Coal tax break

Once the House convenes for its floor session Monday, it will take up House Bill 38 – Coal severance tax industry factor. This bill will change the way coal is valued for tax purposes. The new formula will reduce the coal industry’s expected tax payments to the state by about $12 million through 2015. It is proposed by the Wyoming Mining Association, which says the bill represents a compromise that produces winners and losers among its members. The WMA says the change will simplify calculation of taxes and eliminate litigation over tax assessments. The association opposed an attempt by Rep. Mike Madden,HD 40, R-Buffalo of the House Revenue Committee to adjust the formula to reduce the impact on future revenues. WMA lobbyist Marion Loomis said the amendment would jeopardize the compromise among the association’s member coal mines. A floor amendment doing the same thing was offered by Minority Leader Patrick Goggles, HD33, D-Ethete, in the Committee of the Whole debate but failed.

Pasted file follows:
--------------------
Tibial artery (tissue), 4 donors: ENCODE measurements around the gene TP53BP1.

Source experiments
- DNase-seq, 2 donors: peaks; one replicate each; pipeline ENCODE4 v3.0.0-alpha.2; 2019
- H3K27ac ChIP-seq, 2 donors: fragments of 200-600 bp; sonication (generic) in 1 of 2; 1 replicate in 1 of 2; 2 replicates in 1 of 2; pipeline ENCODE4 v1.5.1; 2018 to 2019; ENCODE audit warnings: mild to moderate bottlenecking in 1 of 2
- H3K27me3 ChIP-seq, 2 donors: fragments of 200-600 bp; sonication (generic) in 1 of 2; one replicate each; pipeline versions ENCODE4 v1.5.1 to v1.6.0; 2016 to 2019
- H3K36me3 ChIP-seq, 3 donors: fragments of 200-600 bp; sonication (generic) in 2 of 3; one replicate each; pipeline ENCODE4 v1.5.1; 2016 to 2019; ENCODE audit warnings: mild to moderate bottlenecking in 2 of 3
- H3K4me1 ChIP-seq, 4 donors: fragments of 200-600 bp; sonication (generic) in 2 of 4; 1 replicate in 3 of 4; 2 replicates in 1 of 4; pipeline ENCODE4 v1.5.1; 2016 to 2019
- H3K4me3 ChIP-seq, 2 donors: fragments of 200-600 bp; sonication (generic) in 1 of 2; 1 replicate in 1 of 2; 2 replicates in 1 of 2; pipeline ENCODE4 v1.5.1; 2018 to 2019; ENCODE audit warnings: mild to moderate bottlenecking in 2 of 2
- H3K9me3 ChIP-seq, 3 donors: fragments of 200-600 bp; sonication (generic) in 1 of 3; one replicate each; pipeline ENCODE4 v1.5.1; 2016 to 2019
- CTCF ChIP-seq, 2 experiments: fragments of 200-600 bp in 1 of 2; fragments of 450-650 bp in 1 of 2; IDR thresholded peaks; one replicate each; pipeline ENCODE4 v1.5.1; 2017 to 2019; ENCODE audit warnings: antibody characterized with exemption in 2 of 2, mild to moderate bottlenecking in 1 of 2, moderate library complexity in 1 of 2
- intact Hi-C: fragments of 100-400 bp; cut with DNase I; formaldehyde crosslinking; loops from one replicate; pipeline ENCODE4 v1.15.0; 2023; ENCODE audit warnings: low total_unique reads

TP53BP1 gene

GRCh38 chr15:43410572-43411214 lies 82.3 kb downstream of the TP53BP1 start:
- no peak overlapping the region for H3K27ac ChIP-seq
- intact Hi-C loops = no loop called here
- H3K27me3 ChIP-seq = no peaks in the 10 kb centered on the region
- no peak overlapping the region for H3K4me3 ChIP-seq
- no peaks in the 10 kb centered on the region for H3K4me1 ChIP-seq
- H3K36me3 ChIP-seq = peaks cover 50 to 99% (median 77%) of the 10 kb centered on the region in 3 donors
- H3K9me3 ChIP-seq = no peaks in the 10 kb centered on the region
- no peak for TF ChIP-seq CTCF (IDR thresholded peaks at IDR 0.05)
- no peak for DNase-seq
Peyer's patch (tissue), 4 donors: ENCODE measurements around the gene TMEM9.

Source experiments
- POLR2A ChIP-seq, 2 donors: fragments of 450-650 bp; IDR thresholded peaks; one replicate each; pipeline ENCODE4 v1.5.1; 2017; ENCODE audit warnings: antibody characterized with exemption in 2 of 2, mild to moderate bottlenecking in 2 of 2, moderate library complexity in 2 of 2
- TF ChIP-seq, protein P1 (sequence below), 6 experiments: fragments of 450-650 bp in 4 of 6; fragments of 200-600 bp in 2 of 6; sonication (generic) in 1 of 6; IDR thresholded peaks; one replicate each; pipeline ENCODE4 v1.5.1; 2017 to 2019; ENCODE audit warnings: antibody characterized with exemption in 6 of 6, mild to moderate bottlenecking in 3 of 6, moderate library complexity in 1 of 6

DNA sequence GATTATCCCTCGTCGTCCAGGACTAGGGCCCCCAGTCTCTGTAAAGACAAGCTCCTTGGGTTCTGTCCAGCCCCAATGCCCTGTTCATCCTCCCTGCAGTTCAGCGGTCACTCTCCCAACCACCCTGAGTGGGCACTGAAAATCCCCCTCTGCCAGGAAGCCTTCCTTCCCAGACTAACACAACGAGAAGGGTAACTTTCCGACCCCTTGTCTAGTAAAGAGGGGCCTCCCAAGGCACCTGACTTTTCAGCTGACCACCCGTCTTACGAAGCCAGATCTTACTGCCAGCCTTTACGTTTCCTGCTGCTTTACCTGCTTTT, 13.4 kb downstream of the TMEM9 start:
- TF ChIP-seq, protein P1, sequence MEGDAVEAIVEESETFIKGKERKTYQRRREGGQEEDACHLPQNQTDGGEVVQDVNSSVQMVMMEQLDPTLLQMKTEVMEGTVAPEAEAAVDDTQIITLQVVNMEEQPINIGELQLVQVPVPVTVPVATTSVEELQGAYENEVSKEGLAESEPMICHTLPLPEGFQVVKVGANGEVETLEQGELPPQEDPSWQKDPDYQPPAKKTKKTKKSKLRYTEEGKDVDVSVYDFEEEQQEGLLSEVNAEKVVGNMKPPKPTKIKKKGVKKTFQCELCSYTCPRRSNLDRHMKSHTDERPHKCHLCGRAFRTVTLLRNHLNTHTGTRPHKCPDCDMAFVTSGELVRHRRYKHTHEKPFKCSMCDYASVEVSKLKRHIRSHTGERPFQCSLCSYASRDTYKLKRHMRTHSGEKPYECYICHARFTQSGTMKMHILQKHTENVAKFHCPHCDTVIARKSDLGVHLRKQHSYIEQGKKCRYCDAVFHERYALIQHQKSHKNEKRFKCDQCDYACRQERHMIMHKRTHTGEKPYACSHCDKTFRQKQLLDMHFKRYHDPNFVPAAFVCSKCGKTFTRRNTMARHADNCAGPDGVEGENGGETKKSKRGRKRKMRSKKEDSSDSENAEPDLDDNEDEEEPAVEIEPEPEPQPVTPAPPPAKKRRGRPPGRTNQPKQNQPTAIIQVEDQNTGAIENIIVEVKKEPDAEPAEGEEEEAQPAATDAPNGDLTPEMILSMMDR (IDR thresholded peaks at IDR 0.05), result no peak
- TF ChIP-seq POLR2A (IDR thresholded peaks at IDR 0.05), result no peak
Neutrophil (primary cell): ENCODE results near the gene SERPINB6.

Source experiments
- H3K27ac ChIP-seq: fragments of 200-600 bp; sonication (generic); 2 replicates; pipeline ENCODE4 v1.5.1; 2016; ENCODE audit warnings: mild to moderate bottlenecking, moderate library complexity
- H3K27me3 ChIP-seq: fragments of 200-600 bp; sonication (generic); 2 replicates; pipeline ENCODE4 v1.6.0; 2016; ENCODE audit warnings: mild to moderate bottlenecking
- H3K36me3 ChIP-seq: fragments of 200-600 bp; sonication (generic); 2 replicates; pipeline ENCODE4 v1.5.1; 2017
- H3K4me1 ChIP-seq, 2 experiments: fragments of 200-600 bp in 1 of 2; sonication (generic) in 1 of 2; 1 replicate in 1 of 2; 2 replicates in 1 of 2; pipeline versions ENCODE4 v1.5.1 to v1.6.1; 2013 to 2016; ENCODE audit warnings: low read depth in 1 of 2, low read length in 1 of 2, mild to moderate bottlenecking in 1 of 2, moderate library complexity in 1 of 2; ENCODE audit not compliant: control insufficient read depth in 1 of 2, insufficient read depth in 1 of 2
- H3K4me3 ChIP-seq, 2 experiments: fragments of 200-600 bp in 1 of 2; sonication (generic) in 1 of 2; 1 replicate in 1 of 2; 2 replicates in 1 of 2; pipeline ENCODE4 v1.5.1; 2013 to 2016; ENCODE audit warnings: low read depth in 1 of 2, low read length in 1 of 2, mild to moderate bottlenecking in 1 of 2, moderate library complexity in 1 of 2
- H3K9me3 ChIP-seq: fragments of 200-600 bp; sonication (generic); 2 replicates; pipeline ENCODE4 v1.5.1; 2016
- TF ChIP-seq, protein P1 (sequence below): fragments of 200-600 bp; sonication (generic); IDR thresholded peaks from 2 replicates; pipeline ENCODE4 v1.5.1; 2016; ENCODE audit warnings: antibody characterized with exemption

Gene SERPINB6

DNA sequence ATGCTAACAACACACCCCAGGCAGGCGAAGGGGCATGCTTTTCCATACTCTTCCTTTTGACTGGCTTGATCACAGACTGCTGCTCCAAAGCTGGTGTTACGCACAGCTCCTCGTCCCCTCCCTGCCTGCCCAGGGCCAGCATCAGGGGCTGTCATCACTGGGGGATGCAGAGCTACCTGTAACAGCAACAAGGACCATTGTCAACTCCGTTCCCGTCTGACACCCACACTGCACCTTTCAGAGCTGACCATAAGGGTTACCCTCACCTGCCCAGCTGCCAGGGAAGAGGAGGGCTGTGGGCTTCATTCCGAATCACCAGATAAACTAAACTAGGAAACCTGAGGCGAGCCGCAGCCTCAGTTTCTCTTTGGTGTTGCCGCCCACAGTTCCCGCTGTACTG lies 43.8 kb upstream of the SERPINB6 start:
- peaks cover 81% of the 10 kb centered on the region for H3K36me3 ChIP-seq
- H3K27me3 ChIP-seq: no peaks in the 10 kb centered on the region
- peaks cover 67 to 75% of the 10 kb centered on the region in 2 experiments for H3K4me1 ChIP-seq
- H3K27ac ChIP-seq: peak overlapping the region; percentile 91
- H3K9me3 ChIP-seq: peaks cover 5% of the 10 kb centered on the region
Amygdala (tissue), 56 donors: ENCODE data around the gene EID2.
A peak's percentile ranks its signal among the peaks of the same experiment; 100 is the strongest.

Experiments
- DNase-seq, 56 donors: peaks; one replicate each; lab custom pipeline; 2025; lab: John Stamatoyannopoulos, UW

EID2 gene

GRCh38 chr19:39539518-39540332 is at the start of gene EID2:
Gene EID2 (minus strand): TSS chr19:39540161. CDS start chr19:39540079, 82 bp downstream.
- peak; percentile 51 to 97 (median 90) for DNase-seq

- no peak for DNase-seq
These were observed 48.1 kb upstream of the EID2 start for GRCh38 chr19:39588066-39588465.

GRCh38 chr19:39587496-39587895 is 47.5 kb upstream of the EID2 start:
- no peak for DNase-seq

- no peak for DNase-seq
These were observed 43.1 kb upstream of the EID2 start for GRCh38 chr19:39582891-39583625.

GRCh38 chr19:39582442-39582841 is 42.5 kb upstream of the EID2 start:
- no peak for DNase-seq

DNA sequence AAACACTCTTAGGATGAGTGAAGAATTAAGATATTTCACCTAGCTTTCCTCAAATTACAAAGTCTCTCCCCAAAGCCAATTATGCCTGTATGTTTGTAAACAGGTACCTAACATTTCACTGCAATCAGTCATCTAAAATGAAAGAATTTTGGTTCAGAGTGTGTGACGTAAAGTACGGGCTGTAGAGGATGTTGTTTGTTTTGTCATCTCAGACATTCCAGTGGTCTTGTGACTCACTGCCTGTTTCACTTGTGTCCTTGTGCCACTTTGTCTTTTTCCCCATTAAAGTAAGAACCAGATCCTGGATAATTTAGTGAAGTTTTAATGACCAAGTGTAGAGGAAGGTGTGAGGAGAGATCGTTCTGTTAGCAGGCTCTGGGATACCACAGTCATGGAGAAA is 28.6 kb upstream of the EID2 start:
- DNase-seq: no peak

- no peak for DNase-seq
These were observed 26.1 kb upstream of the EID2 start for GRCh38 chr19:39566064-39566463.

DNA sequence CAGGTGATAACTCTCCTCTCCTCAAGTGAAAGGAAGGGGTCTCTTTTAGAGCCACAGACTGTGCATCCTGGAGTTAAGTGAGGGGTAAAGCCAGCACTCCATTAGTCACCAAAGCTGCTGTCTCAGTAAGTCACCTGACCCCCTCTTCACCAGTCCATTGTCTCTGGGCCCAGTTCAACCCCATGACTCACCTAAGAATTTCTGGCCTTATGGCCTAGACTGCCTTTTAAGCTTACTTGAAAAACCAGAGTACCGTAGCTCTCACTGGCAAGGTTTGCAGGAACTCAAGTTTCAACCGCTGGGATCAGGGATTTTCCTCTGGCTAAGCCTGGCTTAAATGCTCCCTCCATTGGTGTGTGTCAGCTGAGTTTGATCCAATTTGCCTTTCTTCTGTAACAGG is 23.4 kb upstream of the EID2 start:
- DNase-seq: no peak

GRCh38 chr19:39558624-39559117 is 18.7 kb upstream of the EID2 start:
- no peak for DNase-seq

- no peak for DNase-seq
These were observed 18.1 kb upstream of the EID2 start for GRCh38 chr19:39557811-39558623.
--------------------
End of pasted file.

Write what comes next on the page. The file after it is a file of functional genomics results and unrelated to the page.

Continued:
Nice deal if you can get it

The ESPC opposes the HB38. Other groups of taxpayers are not given this sort of opportunity to negotiate among themselves how they will be taxed. Furthermore, no company will promise that it will never challenge its tax assessment. Meanwhile, Wyoming’s coal mines are thriving and planning to spend millions on new federal coal leases. They project an excellent market for Wyoming’s low-sulfur coal as the nation imposes new air quality regulations. Costs of producing a ton of coal in Wyoming are far less than in mines in the Midwest, according to public company statements. At a time when legislators have been warned about the stability of future revenues, it is imprudent to erode the tax base by cutting Big Coal’s future tax obligations.